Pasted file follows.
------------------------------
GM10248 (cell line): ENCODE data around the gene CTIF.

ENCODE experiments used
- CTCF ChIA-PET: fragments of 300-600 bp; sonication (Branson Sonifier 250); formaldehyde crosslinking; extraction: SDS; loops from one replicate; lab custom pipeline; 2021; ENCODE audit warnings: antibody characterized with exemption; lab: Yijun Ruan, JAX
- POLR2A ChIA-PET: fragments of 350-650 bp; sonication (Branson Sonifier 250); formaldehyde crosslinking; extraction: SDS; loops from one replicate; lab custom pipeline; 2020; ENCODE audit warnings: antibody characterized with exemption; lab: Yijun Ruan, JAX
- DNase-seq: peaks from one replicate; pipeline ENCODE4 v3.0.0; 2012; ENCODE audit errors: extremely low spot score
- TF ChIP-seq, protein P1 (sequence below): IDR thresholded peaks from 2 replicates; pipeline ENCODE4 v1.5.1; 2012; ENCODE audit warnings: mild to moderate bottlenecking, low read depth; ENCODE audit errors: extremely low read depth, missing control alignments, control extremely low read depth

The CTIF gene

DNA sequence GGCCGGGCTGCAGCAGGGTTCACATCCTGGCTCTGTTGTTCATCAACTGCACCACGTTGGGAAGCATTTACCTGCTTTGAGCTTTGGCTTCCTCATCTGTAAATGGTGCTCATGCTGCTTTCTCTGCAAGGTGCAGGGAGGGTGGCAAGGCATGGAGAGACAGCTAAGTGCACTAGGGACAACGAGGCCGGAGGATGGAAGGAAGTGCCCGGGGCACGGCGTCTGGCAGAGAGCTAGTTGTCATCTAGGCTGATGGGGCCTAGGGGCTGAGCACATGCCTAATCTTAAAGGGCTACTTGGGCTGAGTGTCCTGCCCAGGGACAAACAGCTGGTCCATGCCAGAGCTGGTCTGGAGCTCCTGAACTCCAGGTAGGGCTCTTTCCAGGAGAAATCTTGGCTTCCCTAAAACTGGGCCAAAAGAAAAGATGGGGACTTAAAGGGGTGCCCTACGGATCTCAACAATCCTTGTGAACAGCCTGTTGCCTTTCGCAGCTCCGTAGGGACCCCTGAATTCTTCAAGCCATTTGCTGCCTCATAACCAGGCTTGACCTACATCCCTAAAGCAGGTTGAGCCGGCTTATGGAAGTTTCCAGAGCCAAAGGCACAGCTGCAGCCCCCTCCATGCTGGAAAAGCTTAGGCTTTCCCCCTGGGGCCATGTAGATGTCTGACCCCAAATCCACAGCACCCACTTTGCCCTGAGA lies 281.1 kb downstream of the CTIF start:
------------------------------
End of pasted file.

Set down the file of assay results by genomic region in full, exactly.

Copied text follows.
GM10248 (cell line): ENCODE data around the gene CTIF.

ENCODE experiments used
- CTCF ChIA-PET: fragments of 300-600 bp; sonication (Branson Sonifier 250); formaldehyde crosslinking; extraction: SDS; loops from one replicate; lab custom pipeline; 2021; ENCODE audit warnings: antibody characterized with exemption; lab: Yijun Ruan, JAX
- POLR2A ChIA-PET: fragments of 350-650 bp; sonication (Branson Sonifier 250); formaldehyde crosslinking; extraction: SDS; loops from one replicate; lab custom pipeline; 2020; ENCODE audit warnings: antibody characterized with exemption; lab: Yijun Ruan, JAX
- DNase-seq: peaks from one replicate; pipeline ENCODE4 v3.0.0; 2012; ENCODE audit errors: extremely low spot score
- TF ChIP-seq, protein P1 (sequence below): IDR thresholded peaks from 2 replicates; pipeline ENCODE4 v1.5.1; 2012; ENCODE audit warnings: mild to moderate bottlenecking, low read depth; ENCODE audit errors: extremely low read depth, missing control alignments, control extremely low read depth

The CTIF gene

DNA sequence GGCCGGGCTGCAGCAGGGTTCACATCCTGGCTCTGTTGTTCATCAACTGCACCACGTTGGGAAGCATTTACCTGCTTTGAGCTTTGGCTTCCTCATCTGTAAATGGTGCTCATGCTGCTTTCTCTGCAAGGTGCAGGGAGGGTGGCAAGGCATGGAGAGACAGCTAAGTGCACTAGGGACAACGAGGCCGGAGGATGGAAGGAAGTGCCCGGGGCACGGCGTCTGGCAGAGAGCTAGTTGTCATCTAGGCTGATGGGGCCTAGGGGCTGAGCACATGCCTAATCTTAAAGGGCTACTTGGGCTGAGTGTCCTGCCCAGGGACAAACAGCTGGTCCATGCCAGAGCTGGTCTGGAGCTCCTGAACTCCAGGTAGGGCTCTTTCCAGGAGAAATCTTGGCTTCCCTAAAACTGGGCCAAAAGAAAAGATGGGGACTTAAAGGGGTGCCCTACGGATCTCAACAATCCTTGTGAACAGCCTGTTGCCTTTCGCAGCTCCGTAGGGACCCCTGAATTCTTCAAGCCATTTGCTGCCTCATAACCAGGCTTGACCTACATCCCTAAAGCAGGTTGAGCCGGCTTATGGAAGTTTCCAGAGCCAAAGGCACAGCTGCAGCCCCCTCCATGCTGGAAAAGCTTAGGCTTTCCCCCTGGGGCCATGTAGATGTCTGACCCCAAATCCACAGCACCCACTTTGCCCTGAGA lies 281.1 kb downstream of the CTIF start: